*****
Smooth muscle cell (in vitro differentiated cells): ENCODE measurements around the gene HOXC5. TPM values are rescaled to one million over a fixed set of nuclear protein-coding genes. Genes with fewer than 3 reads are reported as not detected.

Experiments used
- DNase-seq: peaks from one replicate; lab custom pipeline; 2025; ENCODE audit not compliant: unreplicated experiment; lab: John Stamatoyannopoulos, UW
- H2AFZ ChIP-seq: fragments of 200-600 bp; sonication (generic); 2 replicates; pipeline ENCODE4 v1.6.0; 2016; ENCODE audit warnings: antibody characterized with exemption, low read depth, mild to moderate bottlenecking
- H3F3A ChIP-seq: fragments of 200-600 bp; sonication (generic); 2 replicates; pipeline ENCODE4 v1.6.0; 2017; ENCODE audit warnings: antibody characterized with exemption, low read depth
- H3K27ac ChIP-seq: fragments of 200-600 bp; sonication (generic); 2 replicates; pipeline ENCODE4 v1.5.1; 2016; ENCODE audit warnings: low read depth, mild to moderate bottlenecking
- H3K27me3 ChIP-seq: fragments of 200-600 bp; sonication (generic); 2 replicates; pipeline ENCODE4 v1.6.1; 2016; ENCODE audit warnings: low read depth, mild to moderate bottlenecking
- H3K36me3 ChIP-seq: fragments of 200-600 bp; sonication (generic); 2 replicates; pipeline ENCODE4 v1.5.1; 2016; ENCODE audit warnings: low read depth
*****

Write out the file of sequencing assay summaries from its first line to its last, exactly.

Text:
Smooth muscle cell (in vitro differentiated cells): ENCODE measurements around the gene HOXC5. TPM values are rescaled to one million over a fixed set of nuclear protein-coding genes. Genes with fewer than 3 reads are reported as not detected.

Experiments used
- DNase-seq: peaks from one replicate; lab custom pipeline; 2025; ENCODE audit not compliant: unreplicated experiment; lab: John Stamatoyannopoulos, UW
- H2AFZ ChIP-seq: fragments of 200-600 bp; sonication (generic); 2 replicates; pipeline ENCODE4 v1.6.0; 2016; ENCODE audit warnings: antibody characterized with exemption, low read depth, mild to moderate bottlenecking
- H3F3A ChIP-seq: fragments of 200-600 bp; sonication (generic); 2 replicates; pipeline ENCODE4 v1.6.0; 2017; ENCODE audit warnings: antibody characterized with exemption, low read depth
- H3K27ac ChIP-seq: fragments of 200-600 bp; sonication (generic); 2 replicates; pipeline ENCODE4 v1.5.1; 2016; ENCODE audit warnings: low read depth, mild to moderate bottlenecking
- H3K27me3 ChIP-seq: fragments of 200-600 bp; sonication (generic); 2 replicates; pipeline ENCODE4 v1.6.1; 2016; ENCODE audit warnings: low read depth, mild to moderate bottlenecking
- H3K36me3 ChIP-seq: fragments of 200-600 bp; sonication (generic); 2 replicates; pipeline ENCODE4 v1.5.1; 2016; ENCODE audit warnings: low read depth